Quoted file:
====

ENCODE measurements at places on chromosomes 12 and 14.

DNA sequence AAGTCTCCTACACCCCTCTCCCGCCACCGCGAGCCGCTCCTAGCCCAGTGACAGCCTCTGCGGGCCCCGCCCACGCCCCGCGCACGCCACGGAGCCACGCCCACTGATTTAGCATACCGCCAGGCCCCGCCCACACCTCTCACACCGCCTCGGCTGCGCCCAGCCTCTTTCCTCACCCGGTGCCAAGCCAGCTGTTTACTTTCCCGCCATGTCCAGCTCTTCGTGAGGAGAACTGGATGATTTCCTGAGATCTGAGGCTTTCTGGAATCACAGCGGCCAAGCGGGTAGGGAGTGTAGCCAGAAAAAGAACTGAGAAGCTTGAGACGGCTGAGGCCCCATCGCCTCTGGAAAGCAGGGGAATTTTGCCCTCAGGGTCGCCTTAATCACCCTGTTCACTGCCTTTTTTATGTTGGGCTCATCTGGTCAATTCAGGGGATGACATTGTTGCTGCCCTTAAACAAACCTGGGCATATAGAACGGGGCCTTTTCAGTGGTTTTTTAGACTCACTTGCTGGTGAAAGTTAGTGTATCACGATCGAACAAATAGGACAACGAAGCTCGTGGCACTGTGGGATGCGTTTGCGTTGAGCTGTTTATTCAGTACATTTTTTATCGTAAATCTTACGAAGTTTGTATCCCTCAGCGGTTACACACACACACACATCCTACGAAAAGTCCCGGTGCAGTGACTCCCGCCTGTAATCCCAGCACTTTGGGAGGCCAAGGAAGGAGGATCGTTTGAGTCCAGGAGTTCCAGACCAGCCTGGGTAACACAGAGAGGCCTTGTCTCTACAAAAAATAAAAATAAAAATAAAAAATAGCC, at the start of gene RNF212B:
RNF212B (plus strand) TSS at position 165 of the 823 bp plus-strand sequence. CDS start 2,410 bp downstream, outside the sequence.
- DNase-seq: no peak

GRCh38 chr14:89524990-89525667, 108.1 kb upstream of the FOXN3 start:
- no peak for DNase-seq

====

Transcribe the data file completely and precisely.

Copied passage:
ENCODE measurements at places on chromosomes 12 and 14.

DNA sequence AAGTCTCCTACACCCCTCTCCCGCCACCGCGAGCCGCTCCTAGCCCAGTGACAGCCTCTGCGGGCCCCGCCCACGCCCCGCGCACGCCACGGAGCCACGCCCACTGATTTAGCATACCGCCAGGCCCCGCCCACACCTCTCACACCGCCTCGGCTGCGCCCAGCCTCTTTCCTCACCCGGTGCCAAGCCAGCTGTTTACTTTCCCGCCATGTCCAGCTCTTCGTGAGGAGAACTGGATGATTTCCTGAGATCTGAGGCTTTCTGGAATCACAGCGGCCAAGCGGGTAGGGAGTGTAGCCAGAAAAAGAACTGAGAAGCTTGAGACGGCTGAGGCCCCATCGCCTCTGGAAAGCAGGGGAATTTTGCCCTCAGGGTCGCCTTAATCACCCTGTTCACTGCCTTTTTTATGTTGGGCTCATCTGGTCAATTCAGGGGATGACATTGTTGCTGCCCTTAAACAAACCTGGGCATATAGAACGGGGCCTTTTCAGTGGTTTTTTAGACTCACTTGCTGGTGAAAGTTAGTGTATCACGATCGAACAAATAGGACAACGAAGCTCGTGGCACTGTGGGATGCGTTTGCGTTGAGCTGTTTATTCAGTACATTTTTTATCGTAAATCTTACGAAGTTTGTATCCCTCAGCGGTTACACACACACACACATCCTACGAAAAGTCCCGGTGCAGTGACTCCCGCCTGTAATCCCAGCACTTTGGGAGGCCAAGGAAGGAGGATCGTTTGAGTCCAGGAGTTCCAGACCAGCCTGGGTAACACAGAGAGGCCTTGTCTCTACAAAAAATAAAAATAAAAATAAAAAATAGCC, at the start of gene RNF212B:
RNF212B (plus strand) TSS at position 165 of the 823 bp plus-strand sequence. CDS start 2,410 bp downstream, outside the sequence.
- DNase-seq: no peak

GRCh38 chr14:89524990-89525667, 108.1 kb upstream of the FOXN3 start:
- no peak for DNase-seq